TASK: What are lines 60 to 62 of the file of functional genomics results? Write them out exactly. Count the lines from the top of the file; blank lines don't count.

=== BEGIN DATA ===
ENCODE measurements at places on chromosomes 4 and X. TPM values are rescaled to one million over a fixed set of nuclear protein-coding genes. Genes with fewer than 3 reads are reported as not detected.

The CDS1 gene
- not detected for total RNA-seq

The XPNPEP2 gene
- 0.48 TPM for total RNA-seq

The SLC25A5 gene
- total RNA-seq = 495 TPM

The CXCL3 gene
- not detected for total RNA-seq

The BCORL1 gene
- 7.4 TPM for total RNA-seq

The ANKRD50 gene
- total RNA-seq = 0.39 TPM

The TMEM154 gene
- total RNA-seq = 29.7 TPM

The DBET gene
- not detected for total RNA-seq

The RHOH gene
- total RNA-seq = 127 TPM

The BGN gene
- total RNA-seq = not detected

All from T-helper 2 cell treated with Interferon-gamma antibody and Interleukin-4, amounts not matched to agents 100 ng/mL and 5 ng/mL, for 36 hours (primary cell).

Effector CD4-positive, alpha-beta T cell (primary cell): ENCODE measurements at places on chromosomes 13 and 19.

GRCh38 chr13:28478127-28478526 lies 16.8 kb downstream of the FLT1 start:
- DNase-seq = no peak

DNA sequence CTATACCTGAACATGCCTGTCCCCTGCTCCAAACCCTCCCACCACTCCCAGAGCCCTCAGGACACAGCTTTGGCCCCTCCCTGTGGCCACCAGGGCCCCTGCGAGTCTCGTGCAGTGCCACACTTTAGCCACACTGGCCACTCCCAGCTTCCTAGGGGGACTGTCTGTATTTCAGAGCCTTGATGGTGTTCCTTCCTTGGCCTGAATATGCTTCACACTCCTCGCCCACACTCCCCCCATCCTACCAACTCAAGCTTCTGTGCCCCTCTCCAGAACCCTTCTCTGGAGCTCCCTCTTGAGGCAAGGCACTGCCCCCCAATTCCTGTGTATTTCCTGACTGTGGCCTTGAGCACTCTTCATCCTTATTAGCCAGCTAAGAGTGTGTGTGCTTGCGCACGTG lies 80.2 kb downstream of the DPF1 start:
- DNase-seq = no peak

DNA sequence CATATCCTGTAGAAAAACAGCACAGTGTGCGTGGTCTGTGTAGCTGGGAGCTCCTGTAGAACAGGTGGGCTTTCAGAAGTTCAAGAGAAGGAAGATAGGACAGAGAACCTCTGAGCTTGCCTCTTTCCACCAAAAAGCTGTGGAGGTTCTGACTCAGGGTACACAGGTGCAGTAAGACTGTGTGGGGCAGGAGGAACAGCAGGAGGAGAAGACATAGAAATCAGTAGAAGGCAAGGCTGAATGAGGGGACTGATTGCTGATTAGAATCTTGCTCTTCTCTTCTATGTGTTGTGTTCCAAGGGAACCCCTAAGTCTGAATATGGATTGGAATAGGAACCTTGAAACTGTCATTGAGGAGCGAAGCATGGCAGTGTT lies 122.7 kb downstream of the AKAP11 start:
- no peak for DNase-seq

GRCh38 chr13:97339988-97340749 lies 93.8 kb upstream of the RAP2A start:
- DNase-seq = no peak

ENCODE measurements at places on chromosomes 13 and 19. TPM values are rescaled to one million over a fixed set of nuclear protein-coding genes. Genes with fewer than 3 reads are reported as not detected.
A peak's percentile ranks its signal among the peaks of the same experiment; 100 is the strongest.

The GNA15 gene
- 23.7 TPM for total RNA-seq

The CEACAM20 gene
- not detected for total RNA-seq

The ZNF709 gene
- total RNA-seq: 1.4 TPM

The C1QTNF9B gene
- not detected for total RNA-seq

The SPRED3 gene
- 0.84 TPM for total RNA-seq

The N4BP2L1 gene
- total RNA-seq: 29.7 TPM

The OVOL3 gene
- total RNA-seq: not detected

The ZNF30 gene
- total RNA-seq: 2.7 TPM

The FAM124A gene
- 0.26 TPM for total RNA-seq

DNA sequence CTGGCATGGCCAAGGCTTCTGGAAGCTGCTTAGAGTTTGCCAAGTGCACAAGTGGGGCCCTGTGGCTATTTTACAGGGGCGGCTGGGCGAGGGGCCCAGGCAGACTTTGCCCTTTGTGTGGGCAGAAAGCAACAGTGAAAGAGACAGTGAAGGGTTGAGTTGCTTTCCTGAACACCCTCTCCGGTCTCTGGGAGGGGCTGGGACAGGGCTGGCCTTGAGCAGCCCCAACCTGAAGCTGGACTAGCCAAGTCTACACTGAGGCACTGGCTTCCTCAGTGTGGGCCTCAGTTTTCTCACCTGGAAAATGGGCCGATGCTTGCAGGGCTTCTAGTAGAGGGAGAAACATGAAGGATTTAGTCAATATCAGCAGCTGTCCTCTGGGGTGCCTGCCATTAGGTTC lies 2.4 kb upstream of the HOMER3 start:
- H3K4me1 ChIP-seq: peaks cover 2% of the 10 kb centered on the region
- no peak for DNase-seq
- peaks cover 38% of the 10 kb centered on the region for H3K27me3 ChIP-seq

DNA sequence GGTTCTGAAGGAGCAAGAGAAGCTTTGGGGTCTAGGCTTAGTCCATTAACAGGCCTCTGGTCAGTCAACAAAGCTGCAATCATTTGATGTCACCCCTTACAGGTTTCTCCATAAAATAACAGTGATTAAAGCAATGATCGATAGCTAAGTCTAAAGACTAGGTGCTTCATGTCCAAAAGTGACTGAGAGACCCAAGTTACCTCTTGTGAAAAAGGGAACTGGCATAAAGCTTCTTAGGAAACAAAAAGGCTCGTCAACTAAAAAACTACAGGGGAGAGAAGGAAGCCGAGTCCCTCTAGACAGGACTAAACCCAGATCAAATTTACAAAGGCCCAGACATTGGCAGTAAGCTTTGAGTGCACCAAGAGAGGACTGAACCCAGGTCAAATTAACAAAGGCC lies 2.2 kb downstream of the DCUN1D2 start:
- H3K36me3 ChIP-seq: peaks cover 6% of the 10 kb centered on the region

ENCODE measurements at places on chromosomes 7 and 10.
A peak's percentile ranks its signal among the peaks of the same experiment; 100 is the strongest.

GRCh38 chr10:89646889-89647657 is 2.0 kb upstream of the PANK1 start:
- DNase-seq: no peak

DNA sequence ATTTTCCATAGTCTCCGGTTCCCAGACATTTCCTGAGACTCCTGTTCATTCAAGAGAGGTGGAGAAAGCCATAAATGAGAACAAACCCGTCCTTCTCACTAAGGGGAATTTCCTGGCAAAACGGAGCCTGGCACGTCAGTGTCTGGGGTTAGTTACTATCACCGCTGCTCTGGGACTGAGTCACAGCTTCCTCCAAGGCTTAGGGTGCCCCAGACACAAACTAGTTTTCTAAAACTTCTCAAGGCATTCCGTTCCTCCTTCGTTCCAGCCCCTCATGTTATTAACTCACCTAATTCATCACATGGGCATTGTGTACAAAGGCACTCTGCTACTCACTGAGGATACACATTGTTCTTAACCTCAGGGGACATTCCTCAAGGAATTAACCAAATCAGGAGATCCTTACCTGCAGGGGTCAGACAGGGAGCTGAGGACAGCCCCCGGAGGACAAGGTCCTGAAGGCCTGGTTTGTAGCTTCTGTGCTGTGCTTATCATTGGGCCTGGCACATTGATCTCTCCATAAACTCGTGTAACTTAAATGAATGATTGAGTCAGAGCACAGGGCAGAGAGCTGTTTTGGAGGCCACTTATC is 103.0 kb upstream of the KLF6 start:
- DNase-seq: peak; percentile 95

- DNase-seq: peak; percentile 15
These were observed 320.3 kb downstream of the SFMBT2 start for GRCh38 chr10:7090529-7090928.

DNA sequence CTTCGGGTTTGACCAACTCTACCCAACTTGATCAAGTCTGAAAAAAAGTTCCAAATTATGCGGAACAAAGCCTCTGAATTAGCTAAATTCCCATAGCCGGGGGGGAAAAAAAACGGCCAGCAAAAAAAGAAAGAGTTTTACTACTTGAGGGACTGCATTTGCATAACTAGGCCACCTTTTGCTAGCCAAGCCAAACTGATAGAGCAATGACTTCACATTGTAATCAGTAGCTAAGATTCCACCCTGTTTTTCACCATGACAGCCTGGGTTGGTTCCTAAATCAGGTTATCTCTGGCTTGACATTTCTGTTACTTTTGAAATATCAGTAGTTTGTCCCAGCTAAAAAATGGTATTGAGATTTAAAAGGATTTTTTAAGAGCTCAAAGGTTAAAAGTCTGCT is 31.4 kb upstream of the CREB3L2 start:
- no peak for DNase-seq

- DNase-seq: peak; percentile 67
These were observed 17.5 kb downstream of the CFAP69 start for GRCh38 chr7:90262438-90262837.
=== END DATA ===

GRCh38 chr10:89646889-89647657 is 2.0 kb upstream of the PANK1 start:
- DNase-seq: no peak

DNA sequence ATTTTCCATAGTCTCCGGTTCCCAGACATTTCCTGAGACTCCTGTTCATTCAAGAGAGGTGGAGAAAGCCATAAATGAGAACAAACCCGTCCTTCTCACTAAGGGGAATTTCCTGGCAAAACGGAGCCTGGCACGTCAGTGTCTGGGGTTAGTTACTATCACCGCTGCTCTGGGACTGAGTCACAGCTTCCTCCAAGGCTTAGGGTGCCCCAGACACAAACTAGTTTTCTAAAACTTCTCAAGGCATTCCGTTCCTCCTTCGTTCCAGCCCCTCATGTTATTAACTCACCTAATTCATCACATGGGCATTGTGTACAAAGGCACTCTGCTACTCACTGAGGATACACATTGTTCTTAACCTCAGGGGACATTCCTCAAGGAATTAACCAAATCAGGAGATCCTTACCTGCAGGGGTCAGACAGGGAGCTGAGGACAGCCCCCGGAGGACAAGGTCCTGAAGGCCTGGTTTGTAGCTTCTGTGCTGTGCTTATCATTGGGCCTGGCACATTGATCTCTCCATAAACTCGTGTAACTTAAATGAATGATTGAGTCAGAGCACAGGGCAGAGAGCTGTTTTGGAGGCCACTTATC is 103.0 kb upstream of the KLF6 start: